Recognizing purposeful evolution: A treasure trove of prompts

 

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Can you imagine typing all of these test questions in, one card at a time?

I was recently cleaning out my teaching lab and found a stash of index cards with test items from the early 1950s. As I was trying to decide whether to keep them or toss them in the recycling bin, I idly looked at a few. Out of the million or so* test questions, the first one I picked up happened to be from a category called “recognizing purposeful language.” Immediately, I perked up, as “evolution to serve a purpose” is one of the misconceptions that I think most about. (See, for example, my prior blog posts on Clever Cockroaches and on the Evolution game.)

Some of the cards come in pairs, one with a purposeful tone and one without. If I were writing a clicker question to help students learn to recognize purposeful language, I could present both statements and ask them to choose the purposeful one. For example:

Which of these sentences uses purposeful language to describe a biological process?

  • Cactus plants have thorns, which protect them from many animals.
  • Cactus plants have thorns to protect them from many animals.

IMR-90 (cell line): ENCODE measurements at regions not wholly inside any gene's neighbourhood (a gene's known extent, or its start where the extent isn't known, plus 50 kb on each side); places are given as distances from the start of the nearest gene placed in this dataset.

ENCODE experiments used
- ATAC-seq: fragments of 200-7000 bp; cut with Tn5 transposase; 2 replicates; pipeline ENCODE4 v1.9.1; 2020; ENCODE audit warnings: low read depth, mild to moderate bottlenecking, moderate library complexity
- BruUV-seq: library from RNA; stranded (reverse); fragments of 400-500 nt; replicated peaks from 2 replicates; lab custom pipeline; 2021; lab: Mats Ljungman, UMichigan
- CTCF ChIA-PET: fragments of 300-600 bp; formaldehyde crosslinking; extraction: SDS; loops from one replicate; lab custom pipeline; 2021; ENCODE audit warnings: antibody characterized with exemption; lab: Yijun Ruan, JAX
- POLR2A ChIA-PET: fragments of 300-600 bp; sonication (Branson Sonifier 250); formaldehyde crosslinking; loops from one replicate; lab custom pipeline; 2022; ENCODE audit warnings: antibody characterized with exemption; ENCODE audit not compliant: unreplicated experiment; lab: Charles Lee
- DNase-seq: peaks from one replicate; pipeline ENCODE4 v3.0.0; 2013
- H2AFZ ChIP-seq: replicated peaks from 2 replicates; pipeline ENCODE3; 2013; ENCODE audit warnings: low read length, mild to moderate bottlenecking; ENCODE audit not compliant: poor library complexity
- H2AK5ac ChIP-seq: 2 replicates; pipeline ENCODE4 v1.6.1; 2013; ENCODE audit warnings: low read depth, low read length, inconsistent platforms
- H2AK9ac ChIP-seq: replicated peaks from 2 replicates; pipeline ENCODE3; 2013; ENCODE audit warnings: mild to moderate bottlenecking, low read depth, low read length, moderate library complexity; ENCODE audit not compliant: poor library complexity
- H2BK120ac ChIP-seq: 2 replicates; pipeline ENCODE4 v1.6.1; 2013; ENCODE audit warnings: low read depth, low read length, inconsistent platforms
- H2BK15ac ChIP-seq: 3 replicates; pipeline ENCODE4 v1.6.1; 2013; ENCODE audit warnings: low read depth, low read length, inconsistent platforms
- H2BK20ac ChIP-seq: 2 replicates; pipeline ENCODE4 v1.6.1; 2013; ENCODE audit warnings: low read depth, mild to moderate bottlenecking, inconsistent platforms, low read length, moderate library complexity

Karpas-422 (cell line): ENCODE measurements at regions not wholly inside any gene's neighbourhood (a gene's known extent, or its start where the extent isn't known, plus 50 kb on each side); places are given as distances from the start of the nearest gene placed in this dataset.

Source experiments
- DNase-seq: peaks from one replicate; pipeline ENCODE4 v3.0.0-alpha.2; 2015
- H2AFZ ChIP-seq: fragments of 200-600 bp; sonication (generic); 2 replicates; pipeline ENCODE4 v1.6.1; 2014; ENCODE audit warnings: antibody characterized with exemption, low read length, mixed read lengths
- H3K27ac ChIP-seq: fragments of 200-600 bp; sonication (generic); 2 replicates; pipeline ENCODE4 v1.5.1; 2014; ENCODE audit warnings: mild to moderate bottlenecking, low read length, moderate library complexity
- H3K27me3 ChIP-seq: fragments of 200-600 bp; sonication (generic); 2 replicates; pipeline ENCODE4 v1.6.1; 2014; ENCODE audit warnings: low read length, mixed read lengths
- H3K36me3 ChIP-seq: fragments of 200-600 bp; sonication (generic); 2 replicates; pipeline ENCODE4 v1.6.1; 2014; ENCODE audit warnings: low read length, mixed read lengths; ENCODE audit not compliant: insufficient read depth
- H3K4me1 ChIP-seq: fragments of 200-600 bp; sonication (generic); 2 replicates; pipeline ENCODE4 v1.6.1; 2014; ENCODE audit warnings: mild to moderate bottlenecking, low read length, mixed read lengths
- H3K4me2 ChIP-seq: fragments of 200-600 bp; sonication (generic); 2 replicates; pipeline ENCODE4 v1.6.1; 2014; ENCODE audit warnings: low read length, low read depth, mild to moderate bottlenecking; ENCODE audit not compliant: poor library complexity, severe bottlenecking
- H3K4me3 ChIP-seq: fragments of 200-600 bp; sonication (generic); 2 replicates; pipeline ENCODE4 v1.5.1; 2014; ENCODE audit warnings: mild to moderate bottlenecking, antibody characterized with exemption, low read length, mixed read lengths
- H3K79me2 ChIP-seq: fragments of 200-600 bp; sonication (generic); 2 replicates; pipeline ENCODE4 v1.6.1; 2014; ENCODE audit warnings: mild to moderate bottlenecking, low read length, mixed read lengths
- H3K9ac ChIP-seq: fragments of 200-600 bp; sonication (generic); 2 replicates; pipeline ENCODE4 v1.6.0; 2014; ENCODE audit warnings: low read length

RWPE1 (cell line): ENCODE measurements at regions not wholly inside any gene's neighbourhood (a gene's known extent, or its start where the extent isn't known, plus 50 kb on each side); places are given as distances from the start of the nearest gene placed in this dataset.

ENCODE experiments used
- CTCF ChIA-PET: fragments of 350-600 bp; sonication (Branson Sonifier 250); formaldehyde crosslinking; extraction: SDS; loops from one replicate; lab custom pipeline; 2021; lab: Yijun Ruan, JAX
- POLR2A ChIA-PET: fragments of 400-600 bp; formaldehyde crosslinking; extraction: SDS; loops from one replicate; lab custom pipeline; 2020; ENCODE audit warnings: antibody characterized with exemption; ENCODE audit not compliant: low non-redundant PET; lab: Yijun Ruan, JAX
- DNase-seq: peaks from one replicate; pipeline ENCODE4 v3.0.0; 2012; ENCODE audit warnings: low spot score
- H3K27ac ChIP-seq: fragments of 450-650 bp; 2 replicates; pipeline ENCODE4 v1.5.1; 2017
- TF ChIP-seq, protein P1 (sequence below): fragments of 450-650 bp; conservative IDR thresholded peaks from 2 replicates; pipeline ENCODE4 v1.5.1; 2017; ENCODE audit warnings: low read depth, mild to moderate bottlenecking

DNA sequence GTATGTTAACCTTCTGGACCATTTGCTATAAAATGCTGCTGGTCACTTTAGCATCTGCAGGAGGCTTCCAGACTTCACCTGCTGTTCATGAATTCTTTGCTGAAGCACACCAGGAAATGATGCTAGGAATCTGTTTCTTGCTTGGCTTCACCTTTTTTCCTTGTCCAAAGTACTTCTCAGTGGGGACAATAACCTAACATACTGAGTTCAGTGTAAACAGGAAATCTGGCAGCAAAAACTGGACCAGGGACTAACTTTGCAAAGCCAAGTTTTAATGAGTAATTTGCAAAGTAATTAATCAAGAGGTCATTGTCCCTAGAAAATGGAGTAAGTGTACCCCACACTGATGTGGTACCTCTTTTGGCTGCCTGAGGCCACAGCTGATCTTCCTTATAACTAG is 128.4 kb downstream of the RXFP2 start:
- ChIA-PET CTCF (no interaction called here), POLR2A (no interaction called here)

Here’s another one:

Which of these sentences uses purposeful language to describe a biological process?

  • Food accumulates in the seeds of many plants to supply the embryo (young plant in the seed) with food.
  • Food accumulates in the seeds of many plants and supplies the embryo (young plant in the seed) with food.

 

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This card has one of my favorites: “Carrots grow beneath the ground to avoid being eaten by rabbits.”

Then, when the students get more advanced, they could pick out the one sentence out of four that uses proper language rather than purposeful language. For example:

Which of these sentences uses proper (unpurposeful) language to describe a biological process?

  • Plants bend toward a light so that the greatest possible leaf surface will be exposed to the light.
  • Leaves have stomates so that they may get rid of excess water.
  • Some seeds have a hard coat to protect the young embryo.
  • A plant without oxygen cannot live because oxygen is necessary for certain plant processes.

I’m curious how many teachers share my concern about this misconception; those who do might be interested in the entire list of prompts from the index cards. If you want to see them all, send in a comment and I’ll email you the Word document. Happy teaching!

*slight exaggeration

This entry was posted in Assessment, Evolution, Teaching and tagged , , , , , . Bookmark the permalink.

10 Responses to Recognizing purposeful evolution: A treasure trove of prompts

  1. Gaffin, Douglas D. says:

    Great post Mariëlle!

  2. richmansopo says:

    I’d like to see the list from the index cards.

  3. pvanzand says:

    Yes! I harp on these all the time in my class, but under a different name: evolutionary teleologies. I’d love to have a copy of the list.

  4. Loriann says:

    I would interested! Thanks for the neat post!

  5. Nicole says:

    I too am interested in receiving a copy of the index card list. Many thanks!

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